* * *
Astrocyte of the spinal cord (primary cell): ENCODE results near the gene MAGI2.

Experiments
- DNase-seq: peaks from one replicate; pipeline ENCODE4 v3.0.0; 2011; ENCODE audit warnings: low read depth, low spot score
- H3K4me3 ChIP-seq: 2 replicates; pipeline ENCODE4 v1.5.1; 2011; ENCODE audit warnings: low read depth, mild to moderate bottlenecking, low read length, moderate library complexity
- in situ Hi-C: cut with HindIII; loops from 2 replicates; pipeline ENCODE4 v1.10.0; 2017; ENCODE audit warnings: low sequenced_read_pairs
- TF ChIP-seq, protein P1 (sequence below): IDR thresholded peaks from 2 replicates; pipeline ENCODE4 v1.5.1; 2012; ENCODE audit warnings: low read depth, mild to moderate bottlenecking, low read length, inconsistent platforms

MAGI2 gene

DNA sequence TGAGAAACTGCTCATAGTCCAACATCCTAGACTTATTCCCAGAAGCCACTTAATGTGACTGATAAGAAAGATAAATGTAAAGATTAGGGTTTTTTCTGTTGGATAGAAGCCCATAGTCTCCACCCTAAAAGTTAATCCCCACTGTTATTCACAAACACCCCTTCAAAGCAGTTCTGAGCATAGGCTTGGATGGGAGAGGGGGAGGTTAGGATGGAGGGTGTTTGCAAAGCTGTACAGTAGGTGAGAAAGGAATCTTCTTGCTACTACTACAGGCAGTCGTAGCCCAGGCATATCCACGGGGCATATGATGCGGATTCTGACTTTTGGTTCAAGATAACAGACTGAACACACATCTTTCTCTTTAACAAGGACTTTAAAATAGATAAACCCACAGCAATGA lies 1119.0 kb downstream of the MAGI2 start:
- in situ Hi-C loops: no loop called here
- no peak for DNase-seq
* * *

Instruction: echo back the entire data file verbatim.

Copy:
Astrocyte of the spinal cord (primary cell): ENCODE results near the gene MAGI2.

Experiments
- DNase-seq: peaks from one replicate; pipeline ENCODE4 v3.0.0; 2011; ENCODE audit warnings: low read depth, low spot score
- H3K4me3 ChIP-seq: 2 replicates; pipeline ENCODE4 v1.5.1; 2011; ENCODE audit warnings: low read depth, mild to moderate bottlenecking, low read length, moderate library complexity
- in situ Hi-C: cut with HindIII; loops from 2 replicates; pipeline ENCODE4 v1.10.0; 2017; ENCODE audit warnings: low sequenced_read_pairs
- TF ChIP-seq, protein P1 (sequence below): IDR thresholded peaks from 2 replicates; pipeline ENCODE4 v1.5.1; 2012; ENCODE audit warnings: low read depth, mild to moderate bottlenecking, low read length, inconsistent platforms

MAGI2 gene

DNA sequence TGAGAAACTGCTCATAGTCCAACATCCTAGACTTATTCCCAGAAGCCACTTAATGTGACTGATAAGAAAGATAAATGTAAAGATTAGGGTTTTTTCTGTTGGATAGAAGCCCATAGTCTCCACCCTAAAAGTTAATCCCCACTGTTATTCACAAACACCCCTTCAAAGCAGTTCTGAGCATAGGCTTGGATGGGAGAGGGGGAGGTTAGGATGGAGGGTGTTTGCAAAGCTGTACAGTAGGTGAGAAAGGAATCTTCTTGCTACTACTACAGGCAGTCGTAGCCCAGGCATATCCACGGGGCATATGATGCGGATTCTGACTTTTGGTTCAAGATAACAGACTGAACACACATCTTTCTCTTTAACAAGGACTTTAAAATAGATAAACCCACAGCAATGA lies 1119.0 kb downstream of the MAGI2 start:
- in situ Hi-C loops: no loop called here
- no peak for DNase-seq